by Yoseph Engel
A Graphological Analysis of Yasser Arafat
Our Rabbis teach us that a prerequisite in making peace is to
"give [something] up." Marriage counselors know that when the
desire to sacrifice is present, peace is truly desired. Let
us delve into Yasser Arafat's personality through
graphological analysis. His desire for peace -- or lack
thereof -- will become apparent.
Mr. Arafat has captivated world leaders, kings and presidents
alike. His own people adore him. How can a terrorist charm
** Figure 1: Signature of Yasser Arafat: oengelA.jpg **
When we see an i dot joined to another letter or, for that
matter, any letter that requires a dot or bar with its dot or
bar joined to the main letter, as in Figure 1, it shows a
clever combination of thoughts -- doing two things in one
shot, so to speak. These are the personalities of chess
players, and people who can solve abstract and intricate
Notice Arafat's capital "A" bar that links into the next
letter, "r." His underlined signature discloses pride and
Going a step further, notice the ascending baseline of the
writing. This reflects aspiration, an "up" personality, and
one with an ardent desire for advancement, a pushing and
buoyant spirit, ambition, restlessness and optimism.
In handwriting analysis, the baseline--how straight the
subject writes--reflects mood and how straightforward the
writer is. In order to ensure that the base line is
accurately read by the graphologist it is best that the paper
be unlined, for lined paper has a way of guiding the writer
in a course which may not be his real self.
** Figure 2: oengel2.jpg **
The writing in Figure 2 is more or less straight. You can see
this by taking a ruler and placing it under the middle-zone
letters (a, c, e, etc.). They are all basically equidistant
from the ruler. Generally speaking, when the baseline is
straight (and certain other factors are not present), we find
an individual who doesn't go to pieces if something
unexpected occurs. He is composed, not easily upset, straight
thinking, straightforward, upright, frank and honest.
** Figure 3: oengel3.jpg **
The writing in Figure 3 has what is called an ascending base
line, climbing toward the sky. This is the writing of an
optimist. People who write like this are not easily
discouraged and are a delight to have around, since they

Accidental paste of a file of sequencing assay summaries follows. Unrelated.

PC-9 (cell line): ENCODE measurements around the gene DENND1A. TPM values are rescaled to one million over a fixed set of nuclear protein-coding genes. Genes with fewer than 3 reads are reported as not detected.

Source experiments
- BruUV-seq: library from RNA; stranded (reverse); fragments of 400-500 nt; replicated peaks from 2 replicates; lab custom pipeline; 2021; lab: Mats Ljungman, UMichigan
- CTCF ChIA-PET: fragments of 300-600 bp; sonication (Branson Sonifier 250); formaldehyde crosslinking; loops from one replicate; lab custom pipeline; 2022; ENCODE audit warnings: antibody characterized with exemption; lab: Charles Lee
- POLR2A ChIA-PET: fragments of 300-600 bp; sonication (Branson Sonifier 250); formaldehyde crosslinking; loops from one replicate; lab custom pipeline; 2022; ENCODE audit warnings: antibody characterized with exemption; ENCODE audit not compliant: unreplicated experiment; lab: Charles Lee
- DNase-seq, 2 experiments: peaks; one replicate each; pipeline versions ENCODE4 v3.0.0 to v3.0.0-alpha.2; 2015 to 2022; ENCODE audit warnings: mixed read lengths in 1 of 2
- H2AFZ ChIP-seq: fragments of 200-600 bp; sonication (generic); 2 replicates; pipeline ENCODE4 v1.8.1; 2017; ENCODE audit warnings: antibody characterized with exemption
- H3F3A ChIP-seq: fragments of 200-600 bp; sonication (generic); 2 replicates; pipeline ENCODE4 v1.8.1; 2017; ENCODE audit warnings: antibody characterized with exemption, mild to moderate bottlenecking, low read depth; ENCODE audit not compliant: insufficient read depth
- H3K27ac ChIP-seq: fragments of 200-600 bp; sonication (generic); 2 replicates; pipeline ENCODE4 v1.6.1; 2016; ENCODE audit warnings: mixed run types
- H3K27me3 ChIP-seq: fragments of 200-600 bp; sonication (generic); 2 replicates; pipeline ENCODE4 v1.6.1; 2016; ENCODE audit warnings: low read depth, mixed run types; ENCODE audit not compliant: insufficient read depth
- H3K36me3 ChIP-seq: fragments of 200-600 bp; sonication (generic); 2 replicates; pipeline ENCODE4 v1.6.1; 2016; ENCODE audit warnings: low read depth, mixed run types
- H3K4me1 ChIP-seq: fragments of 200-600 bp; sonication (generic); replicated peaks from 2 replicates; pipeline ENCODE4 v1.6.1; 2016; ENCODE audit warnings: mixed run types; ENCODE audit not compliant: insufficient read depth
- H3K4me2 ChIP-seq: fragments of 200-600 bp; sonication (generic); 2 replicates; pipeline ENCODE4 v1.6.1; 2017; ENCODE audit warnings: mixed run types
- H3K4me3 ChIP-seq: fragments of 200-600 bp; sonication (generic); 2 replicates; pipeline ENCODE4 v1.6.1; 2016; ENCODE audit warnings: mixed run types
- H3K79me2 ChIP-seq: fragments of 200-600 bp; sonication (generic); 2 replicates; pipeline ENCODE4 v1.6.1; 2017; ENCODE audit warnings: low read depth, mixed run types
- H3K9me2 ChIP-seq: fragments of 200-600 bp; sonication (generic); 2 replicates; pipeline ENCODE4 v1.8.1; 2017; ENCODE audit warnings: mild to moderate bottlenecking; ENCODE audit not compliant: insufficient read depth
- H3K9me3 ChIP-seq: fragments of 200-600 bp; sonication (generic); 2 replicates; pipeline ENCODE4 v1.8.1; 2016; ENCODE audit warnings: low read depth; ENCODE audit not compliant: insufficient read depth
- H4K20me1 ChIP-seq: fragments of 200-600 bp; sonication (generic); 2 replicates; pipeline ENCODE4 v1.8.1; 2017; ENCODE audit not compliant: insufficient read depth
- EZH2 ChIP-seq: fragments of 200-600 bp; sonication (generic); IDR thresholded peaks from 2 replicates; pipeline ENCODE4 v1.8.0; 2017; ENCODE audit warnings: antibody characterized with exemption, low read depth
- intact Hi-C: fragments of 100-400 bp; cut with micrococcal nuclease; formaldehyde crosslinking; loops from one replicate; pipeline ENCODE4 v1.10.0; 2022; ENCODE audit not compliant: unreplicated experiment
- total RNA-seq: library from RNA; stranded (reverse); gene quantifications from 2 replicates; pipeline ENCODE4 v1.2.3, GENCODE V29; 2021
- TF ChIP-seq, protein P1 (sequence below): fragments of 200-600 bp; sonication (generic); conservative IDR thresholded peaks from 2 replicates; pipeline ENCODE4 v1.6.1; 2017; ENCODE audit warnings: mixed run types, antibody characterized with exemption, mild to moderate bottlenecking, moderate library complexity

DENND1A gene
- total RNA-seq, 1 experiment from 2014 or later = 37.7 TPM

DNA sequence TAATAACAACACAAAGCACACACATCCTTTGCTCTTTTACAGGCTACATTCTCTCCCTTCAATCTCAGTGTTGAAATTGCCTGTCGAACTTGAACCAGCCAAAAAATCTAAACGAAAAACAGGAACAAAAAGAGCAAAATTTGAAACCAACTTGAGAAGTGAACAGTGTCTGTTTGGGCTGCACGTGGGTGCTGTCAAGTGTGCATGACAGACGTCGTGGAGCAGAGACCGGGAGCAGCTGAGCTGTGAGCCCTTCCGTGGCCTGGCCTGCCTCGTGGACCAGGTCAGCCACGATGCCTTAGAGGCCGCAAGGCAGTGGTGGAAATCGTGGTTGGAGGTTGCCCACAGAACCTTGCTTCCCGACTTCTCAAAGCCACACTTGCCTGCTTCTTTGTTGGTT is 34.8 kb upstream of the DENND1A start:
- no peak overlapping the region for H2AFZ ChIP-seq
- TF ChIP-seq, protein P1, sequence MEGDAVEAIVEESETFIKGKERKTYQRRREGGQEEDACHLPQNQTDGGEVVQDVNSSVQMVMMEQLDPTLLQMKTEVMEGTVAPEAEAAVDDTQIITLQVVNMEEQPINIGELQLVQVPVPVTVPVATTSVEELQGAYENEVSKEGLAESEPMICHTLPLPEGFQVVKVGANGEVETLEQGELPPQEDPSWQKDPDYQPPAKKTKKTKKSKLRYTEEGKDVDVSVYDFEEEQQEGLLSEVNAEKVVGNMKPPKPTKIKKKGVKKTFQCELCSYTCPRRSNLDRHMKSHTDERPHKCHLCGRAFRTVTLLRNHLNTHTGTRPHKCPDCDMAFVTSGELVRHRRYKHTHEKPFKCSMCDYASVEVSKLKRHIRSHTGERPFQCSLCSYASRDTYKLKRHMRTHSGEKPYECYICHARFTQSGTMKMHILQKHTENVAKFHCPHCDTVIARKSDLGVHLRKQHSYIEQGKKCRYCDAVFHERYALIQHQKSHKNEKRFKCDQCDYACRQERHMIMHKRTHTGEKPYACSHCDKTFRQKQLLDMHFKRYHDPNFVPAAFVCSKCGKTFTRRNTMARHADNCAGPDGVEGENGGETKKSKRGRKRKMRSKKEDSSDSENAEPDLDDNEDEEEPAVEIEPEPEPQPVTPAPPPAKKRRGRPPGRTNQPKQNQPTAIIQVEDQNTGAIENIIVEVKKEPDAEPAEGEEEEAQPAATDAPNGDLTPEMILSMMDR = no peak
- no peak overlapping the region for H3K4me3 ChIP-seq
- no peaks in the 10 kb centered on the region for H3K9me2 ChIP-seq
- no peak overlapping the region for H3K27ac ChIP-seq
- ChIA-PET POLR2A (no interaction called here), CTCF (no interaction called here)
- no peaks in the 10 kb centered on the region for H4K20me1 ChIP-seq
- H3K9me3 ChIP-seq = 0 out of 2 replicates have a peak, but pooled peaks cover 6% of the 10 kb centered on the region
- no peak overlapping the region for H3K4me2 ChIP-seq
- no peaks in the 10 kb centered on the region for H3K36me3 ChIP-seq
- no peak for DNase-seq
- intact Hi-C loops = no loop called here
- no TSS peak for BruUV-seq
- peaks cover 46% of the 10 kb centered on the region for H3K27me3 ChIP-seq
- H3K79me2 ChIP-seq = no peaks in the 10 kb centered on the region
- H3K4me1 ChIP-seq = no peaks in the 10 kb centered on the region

usually look on the bright side of life. There is a problem
with them, however: often they do not look at facts too
closely, because of their optimistic personalities, and this
obviously impairs their judgment.
As the base line begins ascending, we see the degree of
optimism: the higher the ascent the higher the degree of
optimism--along with a higher degree of impracticality. The
straightforwardness has succumbed due to the force of the
positive, unrealistic optimism.
Yasser Arafat's pushing, buoyant, optimistic, uplifting and
stimulating character--in the face of all--clearly has a most
Both Mr. Arafat's signature and his underline ascend
approximately to the same degree. The numbers in the date
climb comparably. The first and second "9" ascend
proportionately. The only reason the last number, "93," does
not rise to the same degree is because -- consciously or
otherwise -- the writer detects an oncoming obstruction (the
printed text above) and must make the necessary adjustment.
The fact that the date was not written somewhat lower from
the onset and that an adjustment becomes necessary, reflects
Notice the disproportionately large "f" in the lower zone,
reflecting materialism. The authoritative Swiss graphologist
Max Pulver described these highly inflated lower loops as
"money bags," originating in a "money complex." The crass
disproportion between this hand's upper (intellectual) zone
and the inflated lower zone loop seems to confirm Pulver's
view. The need (the greed) for land, etc. would then be an
application of such a disparity.
** Figure 4: oengel4.jpg **
In Figure 4 the pointed (or angular) shape is at the bottom
of a letter that should ordinarily be round. This shows
resentment. In addition, here is a piercing, sharp
personality, bent on getting his way. The angular shape
reveals hardness and rigidity, especially when it dips into
the lower (physical) zone for some strength. The bottom part
of Mr. Arafat's "f" should be completely round; in fact it is
When any form of writing is added to a script, especially